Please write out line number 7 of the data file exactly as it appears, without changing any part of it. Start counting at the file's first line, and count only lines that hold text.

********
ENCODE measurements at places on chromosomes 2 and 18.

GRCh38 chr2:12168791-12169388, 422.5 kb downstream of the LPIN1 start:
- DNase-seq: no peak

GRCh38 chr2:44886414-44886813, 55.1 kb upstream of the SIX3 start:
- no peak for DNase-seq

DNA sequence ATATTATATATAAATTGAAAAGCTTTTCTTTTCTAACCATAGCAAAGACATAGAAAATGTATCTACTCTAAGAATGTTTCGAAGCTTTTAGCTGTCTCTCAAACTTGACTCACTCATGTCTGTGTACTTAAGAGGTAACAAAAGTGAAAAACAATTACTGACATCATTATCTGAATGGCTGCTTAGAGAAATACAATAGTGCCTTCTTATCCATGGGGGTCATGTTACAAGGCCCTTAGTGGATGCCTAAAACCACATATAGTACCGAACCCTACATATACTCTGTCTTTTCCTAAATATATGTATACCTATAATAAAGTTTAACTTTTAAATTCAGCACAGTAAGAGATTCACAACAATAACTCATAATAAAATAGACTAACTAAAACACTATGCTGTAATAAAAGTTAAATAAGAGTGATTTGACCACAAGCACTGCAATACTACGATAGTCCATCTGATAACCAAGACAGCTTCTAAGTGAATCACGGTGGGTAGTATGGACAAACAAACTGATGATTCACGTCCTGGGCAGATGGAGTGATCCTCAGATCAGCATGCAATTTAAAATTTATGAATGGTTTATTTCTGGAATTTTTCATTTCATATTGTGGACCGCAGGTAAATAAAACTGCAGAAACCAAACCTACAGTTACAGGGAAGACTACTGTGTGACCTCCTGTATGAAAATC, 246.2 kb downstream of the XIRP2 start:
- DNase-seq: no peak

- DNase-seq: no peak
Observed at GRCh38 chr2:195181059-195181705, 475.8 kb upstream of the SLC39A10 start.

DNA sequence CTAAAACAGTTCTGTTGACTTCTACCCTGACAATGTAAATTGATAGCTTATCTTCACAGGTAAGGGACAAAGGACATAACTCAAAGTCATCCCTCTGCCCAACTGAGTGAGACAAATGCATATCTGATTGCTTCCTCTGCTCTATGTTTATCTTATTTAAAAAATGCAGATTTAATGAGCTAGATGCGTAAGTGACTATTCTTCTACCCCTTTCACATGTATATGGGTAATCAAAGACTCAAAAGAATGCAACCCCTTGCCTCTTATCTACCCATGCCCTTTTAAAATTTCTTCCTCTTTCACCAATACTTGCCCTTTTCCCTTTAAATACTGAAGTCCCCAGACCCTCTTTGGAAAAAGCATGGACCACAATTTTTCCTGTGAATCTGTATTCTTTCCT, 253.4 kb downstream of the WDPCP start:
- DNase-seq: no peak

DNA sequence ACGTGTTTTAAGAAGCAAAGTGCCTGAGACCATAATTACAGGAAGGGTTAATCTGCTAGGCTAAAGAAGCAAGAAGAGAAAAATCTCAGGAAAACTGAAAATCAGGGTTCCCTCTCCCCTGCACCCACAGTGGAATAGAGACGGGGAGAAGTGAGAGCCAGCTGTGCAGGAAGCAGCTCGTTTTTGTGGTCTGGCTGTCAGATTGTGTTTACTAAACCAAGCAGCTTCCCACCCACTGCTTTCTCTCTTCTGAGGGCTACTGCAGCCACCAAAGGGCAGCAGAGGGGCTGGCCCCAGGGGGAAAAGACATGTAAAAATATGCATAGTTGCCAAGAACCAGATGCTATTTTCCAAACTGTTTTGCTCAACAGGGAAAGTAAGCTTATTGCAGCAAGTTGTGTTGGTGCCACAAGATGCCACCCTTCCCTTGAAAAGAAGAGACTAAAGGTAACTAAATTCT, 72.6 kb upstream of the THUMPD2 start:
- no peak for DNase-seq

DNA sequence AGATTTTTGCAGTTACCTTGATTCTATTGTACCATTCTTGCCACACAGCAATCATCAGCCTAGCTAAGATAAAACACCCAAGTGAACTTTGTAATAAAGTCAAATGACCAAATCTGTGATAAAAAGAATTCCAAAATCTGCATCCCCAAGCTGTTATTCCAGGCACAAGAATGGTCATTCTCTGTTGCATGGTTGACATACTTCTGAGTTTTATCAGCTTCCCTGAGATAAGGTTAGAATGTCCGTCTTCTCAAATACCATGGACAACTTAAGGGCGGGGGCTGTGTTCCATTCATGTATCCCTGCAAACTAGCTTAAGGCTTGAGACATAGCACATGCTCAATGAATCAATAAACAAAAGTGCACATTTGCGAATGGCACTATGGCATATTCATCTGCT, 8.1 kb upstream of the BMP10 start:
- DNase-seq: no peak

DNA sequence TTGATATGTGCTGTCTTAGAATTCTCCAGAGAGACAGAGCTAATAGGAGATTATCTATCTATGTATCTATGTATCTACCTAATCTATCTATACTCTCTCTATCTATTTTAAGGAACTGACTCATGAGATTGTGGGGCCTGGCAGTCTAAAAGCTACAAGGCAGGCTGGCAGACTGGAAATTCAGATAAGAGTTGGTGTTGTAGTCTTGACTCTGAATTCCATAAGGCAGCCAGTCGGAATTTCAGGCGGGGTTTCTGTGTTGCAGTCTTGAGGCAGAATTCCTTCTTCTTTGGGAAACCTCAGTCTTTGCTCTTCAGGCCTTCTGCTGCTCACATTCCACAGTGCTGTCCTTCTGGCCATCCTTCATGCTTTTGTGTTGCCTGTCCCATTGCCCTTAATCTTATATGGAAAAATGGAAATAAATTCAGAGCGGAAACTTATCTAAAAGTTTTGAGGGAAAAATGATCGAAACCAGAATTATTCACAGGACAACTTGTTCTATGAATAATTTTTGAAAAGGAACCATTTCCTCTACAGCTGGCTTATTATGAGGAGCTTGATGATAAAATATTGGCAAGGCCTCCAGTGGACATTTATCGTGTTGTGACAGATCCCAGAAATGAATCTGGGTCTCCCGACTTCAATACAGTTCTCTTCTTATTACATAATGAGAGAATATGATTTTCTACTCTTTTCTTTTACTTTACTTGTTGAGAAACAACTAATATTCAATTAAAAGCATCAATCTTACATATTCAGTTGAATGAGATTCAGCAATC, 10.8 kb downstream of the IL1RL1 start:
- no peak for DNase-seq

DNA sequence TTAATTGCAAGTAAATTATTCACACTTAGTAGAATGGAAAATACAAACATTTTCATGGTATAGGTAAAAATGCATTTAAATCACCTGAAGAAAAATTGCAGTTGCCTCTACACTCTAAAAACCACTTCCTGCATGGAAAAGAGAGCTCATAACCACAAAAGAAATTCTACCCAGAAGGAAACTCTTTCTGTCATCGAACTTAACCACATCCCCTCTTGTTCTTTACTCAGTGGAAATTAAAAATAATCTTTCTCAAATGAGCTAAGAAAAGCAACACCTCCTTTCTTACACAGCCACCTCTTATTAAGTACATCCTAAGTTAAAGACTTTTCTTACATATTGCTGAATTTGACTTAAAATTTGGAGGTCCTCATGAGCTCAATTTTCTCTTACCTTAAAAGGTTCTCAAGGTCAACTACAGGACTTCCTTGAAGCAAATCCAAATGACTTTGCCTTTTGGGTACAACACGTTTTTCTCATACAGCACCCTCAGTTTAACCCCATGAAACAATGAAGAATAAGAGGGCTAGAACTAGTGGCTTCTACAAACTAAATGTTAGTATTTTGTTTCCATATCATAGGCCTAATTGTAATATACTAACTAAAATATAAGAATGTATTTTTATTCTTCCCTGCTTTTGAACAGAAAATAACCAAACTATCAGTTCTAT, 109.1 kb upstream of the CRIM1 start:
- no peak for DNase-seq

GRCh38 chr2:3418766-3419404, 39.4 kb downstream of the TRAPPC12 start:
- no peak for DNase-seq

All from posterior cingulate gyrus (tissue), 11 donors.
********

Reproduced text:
- DNase-seq: no peak